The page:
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Tomcat Performance Tools

Posted by dave on Feb 22, 2013 in Blog | Subscribe

Tomcat is very popular for the deployment of J2EE web applications that we write at Kettle River. As a matter of fact, the majority of our clients use Tomcat for their Java application server. Most of these applications persist their data in a relational database. Additionally these applications may use external Web services to add features or get data from external systems.

Prudent application development techniques perform well for the anticipated workload. These techniques include
• Sound relational database design
• Proper database implementation
• Database tuning including indexes and transaction management
• Proper attention to the performance of external Web services
• Adequate hardware for the application including memory and disk subsystem.
It is interesting that most of these application development techniques focus on the database. This is because in our experience this is where the most problems lie. Modern hardware (physical or virtualized) can minimize the performance impacts of bad code on processor performance. But you can’t get away from the cost of accessing a disk drive or a network to access the database. A bad database call that takes a second on average that is called every time a page is displayed is going to make for a slow application.

Why is performance important? One obvious reason that applies to internal sites is user productivity. For e-commerce sites, a slow web site can hinder conversion rates. Statistics show that a users will “bounce” or leave a slow web site with alarming frequency. Data from O’Reilly indicates that 2 second slowdown drops revenue by 4%. has a nice writeup on how speeding up a web site improves business for more niche e-commerce sites.

So performance is important. What do you do when performance is poor? Or what do you do to prove to your management that your Web application meets its scalability and performance requirements? Most developers start looking for “obvious” bottlenecks and start optimizing away. Sometimes that approach works, but most of the time this approach leads to un-necessary changes. Or the team makes changes that actually hurt performance.

At Kettle River we use two tools to determine what is causing Tomcat applications to slow down. Those tools are VisualVM and psi-probe. VisualVM provides information about memory usage, garbage collection, CPU and other vital information about an application under test. It is very handy in the situations where you have a test environment that can replicate a performance issue. “psi-probe” is useful in a production environment when you can’t replicate the issue in a test environment.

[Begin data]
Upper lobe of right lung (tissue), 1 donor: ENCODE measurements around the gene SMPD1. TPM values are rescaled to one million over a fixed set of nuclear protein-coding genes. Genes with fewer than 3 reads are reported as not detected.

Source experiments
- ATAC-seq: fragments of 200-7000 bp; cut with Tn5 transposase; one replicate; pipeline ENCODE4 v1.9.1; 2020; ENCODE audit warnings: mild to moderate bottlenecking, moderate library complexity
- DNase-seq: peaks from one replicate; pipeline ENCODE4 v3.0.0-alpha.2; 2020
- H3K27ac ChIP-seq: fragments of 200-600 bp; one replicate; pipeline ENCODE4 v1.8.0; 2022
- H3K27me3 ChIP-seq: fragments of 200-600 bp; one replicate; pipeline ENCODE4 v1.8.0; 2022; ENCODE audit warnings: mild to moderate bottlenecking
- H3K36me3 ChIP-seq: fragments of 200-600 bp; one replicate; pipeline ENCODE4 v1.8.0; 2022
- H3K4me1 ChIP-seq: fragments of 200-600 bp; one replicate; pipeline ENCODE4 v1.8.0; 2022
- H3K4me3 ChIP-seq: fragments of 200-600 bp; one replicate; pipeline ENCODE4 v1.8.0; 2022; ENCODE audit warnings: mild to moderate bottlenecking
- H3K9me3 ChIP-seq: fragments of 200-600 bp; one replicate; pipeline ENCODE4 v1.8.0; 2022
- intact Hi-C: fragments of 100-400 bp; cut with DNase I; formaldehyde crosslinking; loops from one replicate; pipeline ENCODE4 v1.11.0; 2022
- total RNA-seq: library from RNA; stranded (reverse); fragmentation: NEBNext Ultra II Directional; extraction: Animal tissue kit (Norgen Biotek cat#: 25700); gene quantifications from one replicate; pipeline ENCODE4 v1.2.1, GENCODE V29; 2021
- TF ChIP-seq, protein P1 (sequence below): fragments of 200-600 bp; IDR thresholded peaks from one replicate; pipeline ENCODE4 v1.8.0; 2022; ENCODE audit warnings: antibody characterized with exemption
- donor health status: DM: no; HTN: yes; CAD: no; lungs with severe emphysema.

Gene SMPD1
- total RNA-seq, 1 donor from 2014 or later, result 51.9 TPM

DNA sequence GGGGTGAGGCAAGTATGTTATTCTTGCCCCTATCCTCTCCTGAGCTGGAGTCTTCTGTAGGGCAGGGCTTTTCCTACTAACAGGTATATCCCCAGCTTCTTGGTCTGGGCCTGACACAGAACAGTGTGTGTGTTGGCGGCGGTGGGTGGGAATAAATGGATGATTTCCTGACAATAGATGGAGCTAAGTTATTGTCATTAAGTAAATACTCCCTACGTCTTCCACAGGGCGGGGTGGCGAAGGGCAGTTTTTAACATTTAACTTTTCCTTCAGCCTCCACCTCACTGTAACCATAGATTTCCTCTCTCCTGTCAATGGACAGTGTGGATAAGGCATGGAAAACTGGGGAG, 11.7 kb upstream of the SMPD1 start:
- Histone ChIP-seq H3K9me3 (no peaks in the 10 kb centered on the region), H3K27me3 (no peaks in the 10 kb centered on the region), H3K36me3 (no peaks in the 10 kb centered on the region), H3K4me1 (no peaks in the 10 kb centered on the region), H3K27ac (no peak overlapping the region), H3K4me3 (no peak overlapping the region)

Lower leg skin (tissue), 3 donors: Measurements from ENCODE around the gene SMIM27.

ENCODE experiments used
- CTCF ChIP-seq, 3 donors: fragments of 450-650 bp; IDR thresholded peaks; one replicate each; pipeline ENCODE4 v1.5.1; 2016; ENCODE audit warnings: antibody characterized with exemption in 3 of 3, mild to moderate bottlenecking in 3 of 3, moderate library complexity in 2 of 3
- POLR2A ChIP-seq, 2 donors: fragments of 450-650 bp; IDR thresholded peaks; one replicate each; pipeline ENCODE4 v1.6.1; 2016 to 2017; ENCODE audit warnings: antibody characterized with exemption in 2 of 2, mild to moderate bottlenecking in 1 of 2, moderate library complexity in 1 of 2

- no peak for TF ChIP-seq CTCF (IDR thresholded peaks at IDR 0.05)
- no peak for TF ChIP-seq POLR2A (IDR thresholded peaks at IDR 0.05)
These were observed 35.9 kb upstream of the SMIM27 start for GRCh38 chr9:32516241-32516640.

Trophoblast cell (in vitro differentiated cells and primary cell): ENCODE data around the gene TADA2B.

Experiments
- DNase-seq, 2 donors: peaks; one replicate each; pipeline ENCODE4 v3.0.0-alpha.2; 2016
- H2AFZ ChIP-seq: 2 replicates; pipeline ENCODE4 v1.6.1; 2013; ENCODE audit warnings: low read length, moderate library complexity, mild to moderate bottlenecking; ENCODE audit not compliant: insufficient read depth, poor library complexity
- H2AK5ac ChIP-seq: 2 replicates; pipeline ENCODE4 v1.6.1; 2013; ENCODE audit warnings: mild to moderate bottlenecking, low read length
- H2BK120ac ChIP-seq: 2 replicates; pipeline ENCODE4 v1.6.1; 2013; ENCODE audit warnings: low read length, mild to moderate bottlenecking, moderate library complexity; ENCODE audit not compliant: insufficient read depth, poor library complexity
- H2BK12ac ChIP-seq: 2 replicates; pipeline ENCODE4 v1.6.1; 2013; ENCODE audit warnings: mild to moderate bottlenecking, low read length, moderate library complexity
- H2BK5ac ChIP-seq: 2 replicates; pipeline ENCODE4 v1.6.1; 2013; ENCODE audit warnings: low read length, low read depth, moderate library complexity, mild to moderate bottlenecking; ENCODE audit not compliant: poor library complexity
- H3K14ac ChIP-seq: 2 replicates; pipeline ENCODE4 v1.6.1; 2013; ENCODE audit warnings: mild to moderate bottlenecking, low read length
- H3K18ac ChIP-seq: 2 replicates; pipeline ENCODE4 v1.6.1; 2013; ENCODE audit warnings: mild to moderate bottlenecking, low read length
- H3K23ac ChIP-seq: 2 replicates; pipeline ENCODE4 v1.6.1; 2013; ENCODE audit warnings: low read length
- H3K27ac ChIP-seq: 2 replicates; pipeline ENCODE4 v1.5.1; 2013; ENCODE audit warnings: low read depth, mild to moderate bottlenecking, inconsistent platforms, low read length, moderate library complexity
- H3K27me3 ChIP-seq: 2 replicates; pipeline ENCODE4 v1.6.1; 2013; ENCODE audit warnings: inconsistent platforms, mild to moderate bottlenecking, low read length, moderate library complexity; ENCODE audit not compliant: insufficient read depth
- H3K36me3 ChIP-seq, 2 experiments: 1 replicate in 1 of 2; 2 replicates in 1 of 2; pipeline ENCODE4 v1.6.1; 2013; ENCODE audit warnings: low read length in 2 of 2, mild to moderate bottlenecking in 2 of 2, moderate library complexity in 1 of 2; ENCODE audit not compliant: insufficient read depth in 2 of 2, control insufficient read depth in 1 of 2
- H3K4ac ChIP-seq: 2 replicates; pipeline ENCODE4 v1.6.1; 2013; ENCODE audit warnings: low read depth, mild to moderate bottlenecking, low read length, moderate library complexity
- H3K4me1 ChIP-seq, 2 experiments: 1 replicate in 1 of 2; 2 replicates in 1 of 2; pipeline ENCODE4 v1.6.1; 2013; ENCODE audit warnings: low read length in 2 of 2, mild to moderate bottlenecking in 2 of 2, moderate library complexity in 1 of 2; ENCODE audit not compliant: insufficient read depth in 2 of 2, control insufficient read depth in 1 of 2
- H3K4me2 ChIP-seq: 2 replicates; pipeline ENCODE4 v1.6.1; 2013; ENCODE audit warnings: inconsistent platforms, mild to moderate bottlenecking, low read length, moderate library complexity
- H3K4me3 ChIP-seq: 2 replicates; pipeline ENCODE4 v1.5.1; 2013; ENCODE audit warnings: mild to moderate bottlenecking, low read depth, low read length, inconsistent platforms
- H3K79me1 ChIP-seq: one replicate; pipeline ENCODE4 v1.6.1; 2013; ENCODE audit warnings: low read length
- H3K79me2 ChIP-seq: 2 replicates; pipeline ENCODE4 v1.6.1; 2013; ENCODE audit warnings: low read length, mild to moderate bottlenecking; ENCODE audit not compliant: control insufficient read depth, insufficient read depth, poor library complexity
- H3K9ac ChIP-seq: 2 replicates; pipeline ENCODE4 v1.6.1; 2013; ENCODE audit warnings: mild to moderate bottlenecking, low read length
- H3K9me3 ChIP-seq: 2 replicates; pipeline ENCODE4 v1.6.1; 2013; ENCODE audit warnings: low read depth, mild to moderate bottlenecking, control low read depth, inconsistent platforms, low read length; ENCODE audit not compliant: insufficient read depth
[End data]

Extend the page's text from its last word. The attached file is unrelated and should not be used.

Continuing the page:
VirtualVM shows a running Tomcat instance using JMX. There are a bunch of good tutorials on how to run VirtualVM. Here are a couple of possibilities.

Connecting Visual VM to Tomcat
Running VisualVM over SSH

VirtualVM produces some pretty graphs which can give you a quick visual idea as to what is happening. Here is a sample.

VisualVM 1.3.5

 

 

 

 

 

 

“psi-probe” is a web application that deploys in the container so it does not affect your running code. “psi-probe” is available at .
If you suspect a memory issue, psi-probe can show the memory usage. The screenshot below shows a running system with 2 GB of heap allocated to the system. Note that you can advise garbage collection to the application as well as observe the memory usage. This can be quite handy.

 

psi-probe screenshot

 

 

 

 

 

Both psi-probe and VirtualVM are JMX based. So if your application is completely wrapped around the axle, you may not be able to see much. But these tools are invaluable for tracking down performance issues.

While tools like VirtualVM and psi-probe can point out issues, the key is interpretation of the results. It is easy to draw conclusions that may not be correct about the cause of a performance issue. Careful gathering of metrics and analysis are vital to a successful performance tuning program. At the risk of sounding self-service, hiring a consultant that has experience can help isolate performance issues faster and train your team on how to use these tools to their best effect.

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